|Product Performed to Expectations:||10|
|Specifications were sufficient to design with:||9|
|Demo Software was of good quality:||10|
|Product was easy to use:||9|
|Support materials were available:||8|
|The price to performance ratio was good:||9|
|TotalScore:||55 / 60|
Carrying out a roadtest after seeing the work done by lui_gough is really difficult. The completeness and precision of that work ( Maxim Integrated USB Type-C Autonomous Charger EVK - Review ) made it very difficult to add something to what has already been said.
For this reason, in this roadtest I will use the board in simple applications for educational purposes.
First of all, I want to create an educational application of the board and use it to explain the USB 3.1 C standard to my students. Then I want to use this board as a battery charger.
The arrival of the package was very eagerly awaited as I was very curious to use this board. The board is made very well and with attention to detail. It allows large currents and also the heat produced is easily dissipated. Another feature that, for my purposes, is very important is the fact that this board has numerous test points that allow you to perform measurements on each part of the board and allow you to test it in all its operating modes.
The purpose of this work is to use the MAX77751 Evaluation Kit board to know the characteristics of the standard USB 3.1 Type-C.
The new USB 3.1 Type-CTM standard is simplifying the way we interconnect and power our electronic devices. This standard utilizes the USB Type-C connector for data and power transfer between any two devices up to 100W. Accordingly, more functionality is required from the battery charging system, which tends to be increasingly smaller and lighter for every new portable device.
USB 3.1 Type-C supports high data rates and increased power delivery between electronic products.
It can deliver 10Gbps of throughput while delivering up to 3A over standard cables and up to 5A over enhanced cables.
The bus voltage can be adjusted up to 20V (60W at 3A with a standard cable or 100W at 5A with an enhanced cable). Many notebook computers today require less than 100W of power, hence new models adopting a Type-C connector can be charged via a USB port the way small devices are charged today.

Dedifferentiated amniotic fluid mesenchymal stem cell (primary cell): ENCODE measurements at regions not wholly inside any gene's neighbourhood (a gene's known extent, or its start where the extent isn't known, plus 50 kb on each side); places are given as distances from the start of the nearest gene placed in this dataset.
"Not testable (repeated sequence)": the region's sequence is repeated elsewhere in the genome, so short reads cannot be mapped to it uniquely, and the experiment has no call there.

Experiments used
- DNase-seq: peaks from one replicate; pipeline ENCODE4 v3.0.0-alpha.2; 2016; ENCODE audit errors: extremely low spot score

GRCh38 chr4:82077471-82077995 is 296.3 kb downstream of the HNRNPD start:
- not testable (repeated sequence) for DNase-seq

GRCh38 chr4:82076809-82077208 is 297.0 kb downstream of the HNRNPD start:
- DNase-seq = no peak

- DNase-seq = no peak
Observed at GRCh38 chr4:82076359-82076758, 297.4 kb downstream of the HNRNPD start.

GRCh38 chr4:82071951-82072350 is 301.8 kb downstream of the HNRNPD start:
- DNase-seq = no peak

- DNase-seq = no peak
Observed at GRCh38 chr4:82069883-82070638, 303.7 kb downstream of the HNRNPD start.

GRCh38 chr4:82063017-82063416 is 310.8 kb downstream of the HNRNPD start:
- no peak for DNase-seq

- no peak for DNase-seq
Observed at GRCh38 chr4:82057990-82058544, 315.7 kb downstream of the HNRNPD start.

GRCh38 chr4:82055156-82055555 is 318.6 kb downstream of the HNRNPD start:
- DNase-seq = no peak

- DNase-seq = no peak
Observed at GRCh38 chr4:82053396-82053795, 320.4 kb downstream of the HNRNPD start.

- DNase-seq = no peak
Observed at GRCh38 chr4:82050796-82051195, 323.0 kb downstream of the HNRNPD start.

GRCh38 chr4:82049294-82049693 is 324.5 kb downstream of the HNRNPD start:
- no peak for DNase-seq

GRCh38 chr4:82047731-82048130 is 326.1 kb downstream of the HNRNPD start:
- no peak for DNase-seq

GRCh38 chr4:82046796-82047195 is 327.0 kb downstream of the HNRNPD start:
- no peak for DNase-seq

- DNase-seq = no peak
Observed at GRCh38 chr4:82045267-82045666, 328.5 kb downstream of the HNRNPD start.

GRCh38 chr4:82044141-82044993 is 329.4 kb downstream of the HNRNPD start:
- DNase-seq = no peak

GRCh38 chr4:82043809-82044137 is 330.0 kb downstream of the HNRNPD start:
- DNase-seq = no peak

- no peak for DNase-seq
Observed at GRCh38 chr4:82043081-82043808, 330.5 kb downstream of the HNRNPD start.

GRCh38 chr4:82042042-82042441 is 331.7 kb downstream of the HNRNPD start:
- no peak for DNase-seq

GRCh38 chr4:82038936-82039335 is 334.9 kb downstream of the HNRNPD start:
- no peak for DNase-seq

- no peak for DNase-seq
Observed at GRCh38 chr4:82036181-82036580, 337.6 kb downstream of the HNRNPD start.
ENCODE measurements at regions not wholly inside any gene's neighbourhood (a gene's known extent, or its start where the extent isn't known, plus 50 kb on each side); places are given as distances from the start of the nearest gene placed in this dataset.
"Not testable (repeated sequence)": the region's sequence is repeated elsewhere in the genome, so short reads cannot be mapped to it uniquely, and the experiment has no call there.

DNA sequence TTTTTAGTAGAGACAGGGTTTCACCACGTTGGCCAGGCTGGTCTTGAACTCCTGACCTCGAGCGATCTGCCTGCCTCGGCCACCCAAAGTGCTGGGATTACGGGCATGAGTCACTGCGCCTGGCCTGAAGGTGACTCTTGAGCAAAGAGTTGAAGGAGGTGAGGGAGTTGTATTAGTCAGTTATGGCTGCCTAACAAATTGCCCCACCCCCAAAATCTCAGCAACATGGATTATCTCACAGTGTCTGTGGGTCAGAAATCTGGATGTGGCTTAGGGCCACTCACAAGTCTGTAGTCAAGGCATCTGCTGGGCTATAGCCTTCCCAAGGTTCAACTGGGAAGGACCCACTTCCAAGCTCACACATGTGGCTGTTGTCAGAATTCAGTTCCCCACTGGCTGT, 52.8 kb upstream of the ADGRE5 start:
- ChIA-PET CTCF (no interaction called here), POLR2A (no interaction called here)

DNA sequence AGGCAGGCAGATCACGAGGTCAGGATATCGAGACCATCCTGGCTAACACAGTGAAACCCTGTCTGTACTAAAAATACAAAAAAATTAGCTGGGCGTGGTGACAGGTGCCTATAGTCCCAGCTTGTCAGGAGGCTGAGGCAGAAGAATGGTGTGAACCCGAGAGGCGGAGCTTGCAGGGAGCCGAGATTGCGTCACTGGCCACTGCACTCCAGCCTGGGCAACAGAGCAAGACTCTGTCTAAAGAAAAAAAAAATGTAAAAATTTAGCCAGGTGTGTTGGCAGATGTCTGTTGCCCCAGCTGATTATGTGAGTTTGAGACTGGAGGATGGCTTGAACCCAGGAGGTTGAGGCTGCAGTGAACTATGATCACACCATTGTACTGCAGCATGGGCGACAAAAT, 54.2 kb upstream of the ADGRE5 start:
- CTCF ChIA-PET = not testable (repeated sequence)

Before starting a power transfer, the USB-C standard requires that both the USB power supply and the device to be charged must negotiate their respective roles. Only after the power source and the user have been well identified, the system begins to deliver power. This is an innovative aspect of this standard in which there is no fixed role, and the energy source and the user can exchange roles if necessary.
This standard, therefore, seeks to eliminate many different types of power supplies and chargers for small devices characterized by having different plugs and to allow the same power supply to power multiple devices, even very different ones.
Unlike other USB standards, both ends of the USB-C cable are identical and can be connected indifferently to the power source or user.
Configuration Channel Detection (CC) is one of the innovations introduced by this standard. It detects the presence of the USB-C cable, its orientation (the connector is symmetrical and can be inserted in two different ways) and the current carried in the cable. To detect the orientation of the cable, just look at which of the two DC lines, (CC1 and CC2) the potential is lowered.
The board has many test points and makes it easy to measure voltage and current in all its parts.